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Town first to empty bins once in three weeks

FALKIRK is to become the first council in the UK to have residents' main household bins collected once every three weeks in the hope of increasing recycling and reducing landfill.

Councillors yesterday voted to implement the regime for uplifting non-recyclable waste from next year, a move that could save the authority up to £1.4 million in landfill taxes.

The decision was welcomed by environmental campaigners, but others expressed concern it would be unhygienic and would leave taxpayers with a reduced service.

A spokesman from Falkirk Council said: "It is not a reduction in capacity, but it is all about telling people to try to use their existing recycling bins a bit more. We've got a big education campaign ahead of us but we are going for a generic bin collection once every three weeks.

"Falkirk has always been up at the highest levels of participation in recycling, so we're confident people are on board with this."

The fortnightly collection rates of recycling bins for paper and glass will still remain the same, with food waste being collected every week.

Dr Richard Dixon, director of Friends of The Earth Scotland, welcomed the new measures and said: "People get very excited about the number of bin collections they get but there is pretty good evidence from councils down south that if you reduce the number, people are more careful about recycling.

"They actually think about what they're buying more and produce less waste so it can be a positive thing for people to have fewer options. As long as it's coupled with good promotion of recycling then we would not be against it."

It is expected the scheme will be trialled in an area in Falkirk from April, before being rolled out.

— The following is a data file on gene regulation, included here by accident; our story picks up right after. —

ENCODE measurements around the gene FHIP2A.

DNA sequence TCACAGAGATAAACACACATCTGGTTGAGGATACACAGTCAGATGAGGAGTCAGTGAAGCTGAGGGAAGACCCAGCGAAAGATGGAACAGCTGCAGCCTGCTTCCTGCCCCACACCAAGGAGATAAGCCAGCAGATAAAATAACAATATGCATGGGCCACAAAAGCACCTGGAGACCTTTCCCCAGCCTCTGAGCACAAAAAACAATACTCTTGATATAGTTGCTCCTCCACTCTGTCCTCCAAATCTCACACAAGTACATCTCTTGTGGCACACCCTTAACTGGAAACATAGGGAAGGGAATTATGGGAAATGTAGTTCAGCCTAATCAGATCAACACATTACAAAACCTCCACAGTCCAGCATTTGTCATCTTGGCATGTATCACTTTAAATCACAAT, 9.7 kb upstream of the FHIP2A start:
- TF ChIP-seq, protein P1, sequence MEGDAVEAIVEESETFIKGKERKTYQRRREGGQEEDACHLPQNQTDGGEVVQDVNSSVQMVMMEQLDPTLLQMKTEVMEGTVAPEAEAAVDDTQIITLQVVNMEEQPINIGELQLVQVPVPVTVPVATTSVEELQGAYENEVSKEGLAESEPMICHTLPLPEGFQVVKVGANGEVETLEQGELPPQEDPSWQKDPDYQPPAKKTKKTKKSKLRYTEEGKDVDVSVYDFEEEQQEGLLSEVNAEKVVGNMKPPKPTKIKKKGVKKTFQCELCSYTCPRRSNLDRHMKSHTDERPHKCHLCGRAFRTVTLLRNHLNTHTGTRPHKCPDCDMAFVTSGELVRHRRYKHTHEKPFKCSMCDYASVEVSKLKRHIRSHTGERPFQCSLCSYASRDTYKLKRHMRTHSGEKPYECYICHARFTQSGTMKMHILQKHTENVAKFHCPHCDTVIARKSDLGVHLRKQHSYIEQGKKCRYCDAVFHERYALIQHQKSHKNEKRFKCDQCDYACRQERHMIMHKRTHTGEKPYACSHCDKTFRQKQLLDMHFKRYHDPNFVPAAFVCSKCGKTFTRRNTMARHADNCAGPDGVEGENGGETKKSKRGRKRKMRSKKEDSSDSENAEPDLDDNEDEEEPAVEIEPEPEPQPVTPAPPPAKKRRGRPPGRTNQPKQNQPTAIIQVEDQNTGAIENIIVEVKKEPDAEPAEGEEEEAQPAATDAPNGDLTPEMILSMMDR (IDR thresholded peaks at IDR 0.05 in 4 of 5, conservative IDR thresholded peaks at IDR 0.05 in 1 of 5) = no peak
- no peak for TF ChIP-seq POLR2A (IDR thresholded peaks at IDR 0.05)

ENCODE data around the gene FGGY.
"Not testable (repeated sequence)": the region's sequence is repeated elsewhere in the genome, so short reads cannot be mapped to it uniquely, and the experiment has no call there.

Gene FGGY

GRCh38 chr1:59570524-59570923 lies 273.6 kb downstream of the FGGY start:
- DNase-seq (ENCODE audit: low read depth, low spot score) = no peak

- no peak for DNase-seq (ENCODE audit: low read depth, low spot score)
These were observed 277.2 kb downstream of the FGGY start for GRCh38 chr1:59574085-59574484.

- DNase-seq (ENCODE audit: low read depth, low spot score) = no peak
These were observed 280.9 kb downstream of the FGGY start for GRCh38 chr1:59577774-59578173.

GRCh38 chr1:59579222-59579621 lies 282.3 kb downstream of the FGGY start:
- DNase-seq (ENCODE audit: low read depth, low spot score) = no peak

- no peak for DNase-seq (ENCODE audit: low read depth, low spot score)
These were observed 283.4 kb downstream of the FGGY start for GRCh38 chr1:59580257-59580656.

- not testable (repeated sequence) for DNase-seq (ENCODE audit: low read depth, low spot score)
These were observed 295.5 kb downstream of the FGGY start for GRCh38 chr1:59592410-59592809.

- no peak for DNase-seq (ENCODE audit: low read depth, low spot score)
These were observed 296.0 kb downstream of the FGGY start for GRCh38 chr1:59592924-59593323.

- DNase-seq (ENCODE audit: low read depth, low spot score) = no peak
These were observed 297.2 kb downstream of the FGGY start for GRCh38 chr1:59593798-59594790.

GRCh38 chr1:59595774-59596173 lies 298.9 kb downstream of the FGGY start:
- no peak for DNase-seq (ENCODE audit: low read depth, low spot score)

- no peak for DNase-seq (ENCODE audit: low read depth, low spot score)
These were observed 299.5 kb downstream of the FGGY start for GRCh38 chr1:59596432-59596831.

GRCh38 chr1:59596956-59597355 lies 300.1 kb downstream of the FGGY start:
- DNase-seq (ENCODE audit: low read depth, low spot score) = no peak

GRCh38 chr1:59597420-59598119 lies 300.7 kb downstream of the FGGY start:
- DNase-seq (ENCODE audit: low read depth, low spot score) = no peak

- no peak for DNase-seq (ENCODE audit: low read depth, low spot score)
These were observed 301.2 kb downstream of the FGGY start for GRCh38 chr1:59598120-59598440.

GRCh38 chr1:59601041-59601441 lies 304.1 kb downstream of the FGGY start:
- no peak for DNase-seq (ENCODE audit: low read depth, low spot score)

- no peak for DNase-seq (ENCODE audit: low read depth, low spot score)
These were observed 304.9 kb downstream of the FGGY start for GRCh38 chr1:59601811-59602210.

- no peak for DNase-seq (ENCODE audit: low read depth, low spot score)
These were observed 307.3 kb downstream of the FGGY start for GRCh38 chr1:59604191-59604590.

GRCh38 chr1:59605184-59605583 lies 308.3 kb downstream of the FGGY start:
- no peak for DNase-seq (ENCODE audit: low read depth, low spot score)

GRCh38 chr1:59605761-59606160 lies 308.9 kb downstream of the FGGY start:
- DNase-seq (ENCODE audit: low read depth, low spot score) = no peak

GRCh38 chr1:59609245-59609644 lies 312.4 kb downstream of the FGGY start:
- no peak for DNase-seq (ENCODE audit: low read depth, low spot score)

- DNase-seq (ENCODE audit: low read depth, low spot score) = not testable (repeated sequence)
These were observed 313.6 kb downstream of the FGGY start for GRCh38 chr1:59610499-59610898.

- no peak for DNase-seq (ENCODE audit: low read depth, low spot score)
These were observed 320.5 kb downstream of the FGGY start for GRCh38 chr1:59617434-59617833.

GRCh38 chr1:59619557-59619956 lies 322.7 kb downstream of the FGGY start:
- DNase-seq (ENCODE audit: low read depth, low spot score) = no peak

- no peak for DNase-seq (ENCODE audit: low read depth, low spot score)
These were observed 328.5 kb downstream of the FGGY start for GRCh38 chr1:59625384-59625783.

Labour councillor Dr Craig Martin, the council's environmental spokesman, said he hoped other local authorities would follow suit. He said: "The next target is 60% recycling by 2020. In our current system we wouldn't make those targets, they're very tough, but we're confident people in Falkirk will take to this very well and they'll recycle more.

"We will knock on everyone's door and put a lot of money into education material because we do want it to work. We've made the big step and have gone first with this, but we won't be the last."

The pressure on councils to recycle stems from the Scottish Government's proposals to have 70% of waste recycled by 2025.

Targets for household waste recycling for 2012 were set at 50%, but only nine out of 32 local authorities managed to reach this level, including Falkirk and nearby Clackmannanshire,

The Shetland Islands, the only region in Scotland to still operate a weekly collection of non-recyclable waste, had the lowest rate in 2012 and missed the government target by 37.5%.

However, Falkirk's move has been slammed by some critics who said it could be unhygienic for residents if food is left uncollected for too long.

Eben Wilson, director of Taxpayer Scotland, has also criticised the changes and said: "Once again a local authority gives us no option to decide if we're getting value for money.

"Taxpayers are fed up of services being thinned down. We have no opportunity to say what we would like and most people prefer frequent collections, especially of perishables."

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Local government

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